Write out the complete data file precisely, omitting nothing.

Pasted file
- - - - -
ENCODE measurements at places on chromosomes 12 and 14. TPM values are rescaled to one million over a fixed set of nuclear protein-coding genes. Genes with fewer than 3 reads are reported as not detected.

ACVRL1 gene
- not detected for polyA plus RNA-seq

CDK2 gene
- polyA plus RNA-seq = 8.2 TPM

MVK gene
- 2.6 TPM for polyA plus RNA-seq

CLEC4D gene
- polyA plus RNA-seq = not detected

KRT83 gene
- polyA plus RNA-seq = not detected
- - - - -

ENCODE measurements at places on chromosomes 12 and 14. TPM values are rescaled to one million over a fixed set of nuclear protein-coding genes. Genes with fewer than 3 reads are reported as not detected.

ACVRL1 gene
- not detected for polyA plus RNA-seq

CDK2 gene
- polyA plus RNA-seq = 8.2 TPM

MVK gene
- 2.6 TPM for polyA plus RNA-seq

CLEC4D gene
- polyA plus RNA-seq = not detected

KRT83 gene
- polyA plus RNA-seq = not detected